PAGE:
If terrestrial species are unable to move or adapt to new climatic conditions, local extinctions may occur. Vulnerable or already stressed ecosystems will be the first to be affected by climate change. Scientists have been monitoring changes in phenology for many years. Phenology is the simplest process in which to track changes in the ecology of species in response to climate change (Walther et al., 2002*). Menzel and Fabian (1999) reported that in Europe, over 30 years, spring events, such as leaf unfolding, had advanced by 6 days and autumn events, such as leaf colouring, were delayed by 4.8 days. Responses by individual species to climate change may disrupt interactions with others (Walther et al., 2002). Crick et al. (1997*) analysed data from the British Trust for Ornithology’s nest record scheme collated between 1971 and 1996. Of the 65 species studied, 20 had significant trends towards earlier egg laying with an average of 8.8 days (Crick et al., 1997). Bird watching (avitourism) was the fastest growing nature-based tourism in the United States in 2002 (Maetzold, 2002). Any wildlife features that people want to enjoy will be affected by changes in the timings of these events. The threat of climate change has also seen an increase in the number of people visiting Alaska or Antarctica. With melting ice caps, people are obviously determined to visit these areas before they disappear.

The intensity and frequency of weather events are also increasing. In recent years, the severity of hurricanes hitting the Caribbean, Central and North America has increased These events will result in loss of land and infrastructure, negatively impacting species living in the area but may also deter tourists from visiting. Simpson et al. (2007*) have conducted extensive research in Tobago on the impact of climate change on tourism in the area. The three main observed effects were found to be:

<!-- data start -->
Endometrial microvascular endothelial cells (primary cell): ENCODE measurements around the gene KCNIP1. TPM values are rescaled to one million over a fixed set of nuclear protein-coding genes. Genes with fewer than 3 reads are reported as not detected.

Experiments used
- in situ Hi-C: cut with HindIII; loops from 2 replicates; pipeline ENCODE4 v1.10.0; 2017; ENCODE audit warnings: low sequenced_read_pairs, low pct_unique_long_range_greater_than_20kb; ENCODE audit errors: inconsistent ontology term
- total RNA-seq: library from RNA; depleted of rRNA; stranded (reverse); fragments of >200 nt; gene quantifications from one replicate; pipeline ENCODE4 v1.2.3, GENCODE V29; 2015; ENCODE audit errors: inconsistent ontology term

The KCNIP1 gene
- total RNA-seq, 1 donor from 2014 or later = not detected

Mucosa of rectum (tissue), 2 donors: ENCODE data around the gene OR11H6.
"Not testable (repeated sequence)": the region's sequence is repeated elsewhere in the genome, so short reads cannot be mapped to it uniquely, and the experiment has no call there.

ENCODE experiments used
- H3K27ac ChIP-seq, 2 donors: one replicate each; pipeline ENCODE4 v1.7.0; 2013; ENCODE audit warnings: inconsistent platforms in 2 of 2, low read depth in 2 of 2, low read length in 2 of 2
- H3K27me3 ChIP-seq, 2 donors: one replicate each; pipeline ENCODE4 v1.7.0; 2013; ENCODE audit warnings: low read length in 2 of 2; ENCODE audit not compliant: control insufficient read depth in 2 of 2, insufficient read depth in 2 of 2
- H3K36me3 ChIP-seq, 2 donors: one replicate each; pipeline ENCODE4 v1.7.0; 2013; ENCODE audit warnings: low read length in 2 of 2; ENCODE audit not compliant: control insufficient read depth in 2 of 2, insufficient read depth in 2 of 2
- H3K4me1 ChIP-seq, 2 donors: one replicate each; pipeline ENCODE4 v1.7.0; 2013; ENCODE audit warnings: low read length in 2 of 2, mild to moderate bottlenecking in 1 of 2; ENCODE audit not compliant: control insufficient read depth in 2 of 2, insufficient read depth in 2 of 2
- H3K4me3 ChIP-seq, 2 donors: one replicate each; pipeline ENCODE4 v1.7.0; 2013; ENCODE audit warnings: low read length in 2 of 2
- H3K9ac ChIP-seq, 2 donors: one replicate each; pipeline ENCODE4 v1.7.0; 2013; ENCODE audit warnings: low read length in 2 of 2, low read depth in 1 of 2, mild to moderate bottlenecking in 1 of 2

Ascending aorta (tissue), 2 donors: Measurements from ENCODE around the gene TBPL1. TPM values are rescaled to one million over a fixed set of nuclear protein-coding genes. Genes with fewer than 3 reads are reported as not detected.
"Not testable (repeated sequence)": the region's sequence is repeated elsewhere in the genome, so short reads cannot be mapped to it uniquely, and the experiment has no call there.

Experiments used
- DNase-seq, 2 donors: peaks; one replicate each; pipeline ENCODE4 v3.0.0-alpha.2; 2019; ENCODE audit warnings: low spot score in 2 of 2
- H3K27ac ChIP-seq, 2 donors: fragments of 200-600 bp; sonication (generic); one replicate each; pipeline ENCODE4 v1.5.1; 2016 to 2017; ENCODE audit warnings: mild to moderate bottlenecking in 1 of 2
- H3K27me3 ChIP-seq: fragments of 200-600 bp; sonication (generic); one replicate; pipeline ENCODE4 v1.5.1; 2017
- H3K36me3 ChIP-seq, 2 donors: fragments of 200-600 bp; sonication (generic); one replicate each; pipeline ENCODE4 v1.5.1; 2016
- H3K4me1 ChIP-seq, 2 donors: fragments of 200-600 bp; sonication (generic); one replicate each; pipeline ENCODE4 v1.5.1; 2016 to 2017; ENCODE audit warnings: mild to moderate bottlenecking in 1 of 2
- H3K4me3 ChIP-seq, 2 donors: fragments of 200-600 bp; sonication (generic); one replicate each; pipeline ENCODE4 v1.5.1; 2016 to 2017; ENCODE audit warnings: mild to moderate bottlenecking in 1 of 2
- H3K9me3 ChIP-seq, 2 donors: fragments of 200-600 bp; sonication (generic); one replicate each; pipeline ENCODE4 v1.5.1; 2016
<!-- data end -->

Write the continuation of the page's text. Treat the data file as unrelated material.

1. Changes in weather patterns; rainfall patterns causing seasonality blurring and; increase in intensity of extreme events such as storm surges and hurricanes
  2. Coastal erosion of beaches and cliffs
  3. Coral bleaching (Simpson et al., 2007*).

To reduce the impact of climate change on nature tourism it is necessary not only to adapt but to mitigate causal effects. Simpson et al. (2007*) discuss research, planning, management and action that is required to reduce, and mitigate, the potential impact that climate change will have on nature tourism in Tobago. Many of the suggestions require action before the planning or construction stage where this is still possible. A crucial interdependence exists between the climate, the environment, tourism and communities (Simpson et al., 2007). Sustainable, responsible tourism policies should be implemented and integrated into local, regional and national government strategies. Government policy plays a very important role in the development of tourism industries that are financially and ecologically sustainable (Eagles, 2001*). Many natural zones cross administrative and political boundaries and this must be taken into account when developing ecotourism. Without having all nations that border an area involved, conflicts will be unavoidable.

Once the drivers and trends are understood, it is necessary for policy makers, planners and managers to have some knowledge and understanding of the likely changes in behaviour and demand that may affect specific areas. This is the field of visitor monitoring which, while established first in the U.S.A. has become an important tool in Europe. The next section reviews some of the systems used to assess and monitor changes in recreation behaviour and for assessing changes in visitor demand.